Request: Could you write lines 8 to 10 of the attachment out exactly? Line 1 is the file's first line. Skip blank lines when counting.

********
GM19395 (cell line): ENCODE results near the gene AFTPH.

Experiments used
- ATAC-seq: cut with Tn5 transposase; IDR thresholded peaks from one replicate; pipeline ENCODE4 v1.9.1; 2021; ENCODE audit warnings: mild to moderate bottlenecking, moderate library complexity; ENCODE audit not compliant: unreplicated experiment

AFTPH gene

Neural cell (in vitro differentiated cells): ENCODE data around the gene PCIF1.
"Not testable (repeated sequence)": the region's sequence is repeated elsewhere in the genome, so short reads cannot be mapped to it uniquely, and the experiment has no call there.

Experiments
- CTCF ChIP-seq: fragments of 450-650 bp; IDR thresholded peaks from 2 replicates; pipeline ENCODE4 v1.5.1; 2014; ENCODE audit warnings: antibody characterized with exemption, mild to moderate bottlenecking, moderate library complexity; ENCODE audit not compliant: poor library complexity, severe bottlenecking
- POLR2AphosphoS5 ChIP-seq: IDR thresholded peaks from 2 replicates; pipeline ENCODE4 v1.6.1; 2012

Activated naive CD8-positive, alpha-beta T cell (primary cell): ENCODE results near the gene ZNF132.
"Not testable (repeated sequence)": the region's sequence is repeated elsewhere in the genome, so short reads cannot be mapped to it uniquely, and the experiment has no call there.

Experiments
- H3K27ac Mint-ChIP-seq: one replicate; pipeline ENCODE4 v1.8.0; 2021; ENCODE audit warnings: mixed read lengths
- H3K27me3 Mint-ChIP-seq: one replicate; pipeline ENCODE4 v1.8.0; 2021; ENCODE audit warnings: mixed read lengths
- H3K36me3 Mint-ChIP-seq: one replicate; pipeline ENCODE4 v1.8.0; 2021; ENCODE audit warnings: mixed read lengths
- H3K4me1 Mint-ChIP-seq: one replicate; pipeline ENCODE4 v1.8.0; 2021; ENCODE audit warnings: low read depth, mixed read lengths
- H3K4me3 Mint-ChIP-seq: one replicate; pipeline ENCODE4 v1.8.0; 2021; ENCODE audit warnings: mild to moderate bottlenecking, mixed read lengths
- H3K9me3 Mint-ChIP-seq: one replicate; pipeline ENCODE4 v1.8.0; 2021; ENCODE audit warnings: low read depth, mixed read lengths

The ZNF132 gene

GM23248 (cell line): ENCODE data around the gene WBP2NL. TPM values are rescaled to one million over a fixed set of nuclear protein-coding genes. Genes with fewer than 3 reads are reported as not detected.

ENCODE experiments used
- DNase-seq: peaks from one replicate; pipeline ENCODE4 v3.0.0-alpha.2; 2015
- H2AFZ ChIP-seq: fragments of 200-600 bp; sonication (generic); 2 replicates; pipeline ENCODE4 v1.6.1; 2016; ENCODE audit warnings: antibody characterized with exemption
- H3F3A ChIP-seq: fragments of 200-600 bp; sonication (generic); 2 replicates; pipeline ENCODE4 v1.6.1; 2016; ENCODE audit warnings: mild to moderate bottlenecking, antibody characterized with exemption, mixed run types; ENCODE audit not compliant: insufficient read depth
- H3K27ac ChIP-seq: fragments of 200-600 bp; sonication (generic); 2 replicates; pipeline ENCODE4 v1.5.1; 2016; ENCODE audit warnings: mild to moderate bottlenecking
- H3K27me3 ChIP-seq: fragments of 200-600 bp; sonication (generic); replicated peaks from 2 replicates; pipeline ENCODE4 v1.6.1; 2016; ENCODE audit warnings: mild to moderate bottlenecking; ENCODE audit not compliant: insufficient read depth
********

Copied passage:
- CTCF ChIP-seq: fragments of 450-650 bp; IDR thresholded peaks from 2 replicates; pipeline ENCODE4 v1.5.1; 2014; ENCODE audit warnings: antibody characterized with exemption, mild to moderate bottlenecking, moderate library complexity; ENCODE audit not compliant: poor library complexity, severe bottlenecking
- POLR2AphosphoS5 ChIP-seq: IDR thresholded peaks from 2 replicates; pipeline ENCODE4 v1.6.1; 2012

Activated naive CD8-positive, alpha-beta T cell (primary cell): ENCODE results near the gene ZNF132.